Game: Ticket to Ride: Europe
Manufacturer: Days of Wonder
Designer: Alan Moon
Ticket to Ride: Europe is one of the games that we owned before we really entered into the gaming hobby. It was definitely alongside Catan in terms of games that Amy’s video gamer friends were very into at the time. So is this classic gateway game still standing the test of time?
In Ticket to Ride you are trying to connect together cities by different lengths of train route. You do this by laying sets of matching coloured carriage cards to allow you to lay out your trains. You immediately score points which are greater when you build longer routes. However you will also be working towards completing tickets which connect different cities across the board, and are secret so only score points at the end of the game. Throughout the game you draw carriage cards wither from the face-up line or the face down deck to try and collect cards and build routes before your opponents – once a route has been built on, it is blocked for other players.
Ticket-to-Ride: Europe adds a couple of variants, compared to the original game set in the USA. The first is ferries – in Europe there is a lot of water and although you can cross the water it is slightly harder to do so because you have to play locomotive cards which are pretty valuable since they are also wild cards. The next new rule is tunnels – tunnels are denoted by a dark border and they are essentially harder to travel through. When you choose to build a route through a tunnel you will play your cards as normal but then 3 cards are drawn from the top of the deck and if any match the colour you are trying to play you must play more matching cards from your hand to be allowed to claim the route. The third new rule is stations – which kind of act as a get out of jail free mechanism. You can play a station to use another players route out of a city as part of competing one of your tickets. Each station you use is 3 points you don’t get at the end of the game, but often this is worth it. Finally, there is an extra bonus in the scoring which is 10 points for the player with the longest continuous route.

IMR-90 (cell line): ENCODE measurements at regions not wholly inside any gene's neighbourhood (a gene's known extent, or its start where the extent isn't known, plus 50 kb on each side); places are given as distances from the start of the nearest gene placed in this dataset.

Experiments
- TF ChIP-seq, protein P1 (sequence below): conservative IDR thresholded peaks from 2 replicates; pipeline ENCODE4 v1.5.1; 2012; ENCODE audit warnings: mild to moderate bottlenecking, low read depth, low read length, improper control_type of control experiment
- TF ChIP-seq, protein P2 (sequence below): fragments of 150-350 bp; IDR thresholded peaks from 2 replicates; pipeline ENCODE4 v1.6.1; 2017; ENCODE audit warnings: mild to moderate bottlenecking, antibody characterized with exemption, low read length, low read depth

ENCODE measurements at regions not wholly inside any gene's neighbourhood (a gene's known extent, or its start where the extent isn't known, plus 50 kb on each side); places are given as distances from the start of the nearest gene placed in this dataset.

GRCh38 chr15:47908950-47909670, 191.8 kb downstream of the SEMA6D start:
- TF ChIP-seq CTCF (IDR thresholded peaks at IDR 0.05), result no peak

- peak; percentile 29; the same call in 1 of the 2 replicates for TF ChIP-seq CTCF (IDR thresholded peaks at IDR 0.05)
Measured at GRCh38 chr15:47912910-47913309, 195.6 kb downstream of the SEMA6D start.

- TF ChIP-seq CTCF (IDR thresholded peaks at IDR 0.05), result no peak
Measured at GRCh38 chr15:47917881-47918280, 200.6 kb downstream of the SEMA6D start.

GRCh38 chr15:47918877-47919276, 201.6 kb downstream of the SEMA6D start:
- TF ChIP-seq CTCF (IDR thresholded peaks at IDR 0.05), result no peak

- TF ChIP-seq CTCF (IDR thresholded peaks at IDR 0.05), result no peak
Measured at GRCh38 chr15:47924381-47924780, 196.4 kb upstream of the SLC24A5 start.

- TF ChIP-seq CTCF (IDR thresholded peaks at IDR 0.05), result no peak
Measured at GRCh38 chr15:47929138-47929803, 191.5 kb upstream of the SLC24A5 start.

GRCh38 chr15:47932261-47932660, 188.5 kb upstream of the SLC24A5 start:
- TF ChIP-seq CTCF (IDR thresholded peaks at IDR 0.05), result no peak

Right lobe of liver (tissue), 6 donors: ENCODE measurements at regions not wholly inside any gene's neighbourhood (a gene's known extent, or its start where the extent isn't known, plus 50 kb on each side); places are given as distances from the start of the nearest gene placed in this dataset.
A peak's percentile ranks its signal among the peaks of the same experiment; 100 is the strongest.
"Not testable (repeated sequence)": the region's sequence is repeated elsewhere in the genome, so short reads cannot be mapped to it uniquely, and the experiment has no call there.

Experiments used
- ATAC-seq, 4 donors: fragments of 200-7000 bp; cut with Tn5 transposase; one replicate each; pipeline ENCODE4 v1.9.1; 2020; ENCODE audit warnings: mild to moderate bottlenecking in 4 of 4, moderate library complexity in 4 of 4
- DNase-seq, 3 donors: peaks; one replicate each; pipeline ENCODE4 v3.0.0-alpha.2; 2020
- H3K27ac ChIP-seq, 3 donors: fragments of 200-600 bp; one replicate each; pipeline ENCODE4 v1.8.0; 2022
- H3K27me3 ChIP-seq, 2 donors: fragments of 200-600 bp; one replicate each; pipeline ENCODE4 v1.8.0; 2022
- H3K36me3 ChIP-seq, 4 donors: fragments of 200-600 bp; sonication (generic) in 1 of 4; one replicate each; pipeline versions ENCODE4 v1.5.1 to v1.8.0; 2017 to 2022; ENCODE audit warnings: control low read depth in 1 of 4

|A selection of tickets - you are dealt one blue long distance ticket at the start of the the game. They can look intimidating, but are often well worth the effort.|
|The game in progress with two players. The red player has used a station to enable them to complete a route to Madrid.|
I honestly don’t remember why we don’t play Ticket to Ride more often. I think there is an issue with the lack of interaction between train routes when you’re playing with just two players, making the game more like solitaire and a little more luck based on the draw of suitable cards to fulfil high scoring or coincident routes. Also I think that we found more complex games we enjoyed. I think though that due to the diminished time we have available, slightly simpler games are coming back into fashion for us and we might look into some of the tighter two-player maps. We have recently acquired the UK map collection which I think will work very well with two. That said I rate Ticket to Ride: Europe very highly, it’s the perfect gateway game with enough extra rules in addition to the original to make it slightly challenging for novices like my parents and the stations which mean that no-one is entirely hosed out of contention when certain routes are blocked. As a family game the Yellow Meeple gives Ticket to Ride: Europe a 9/10.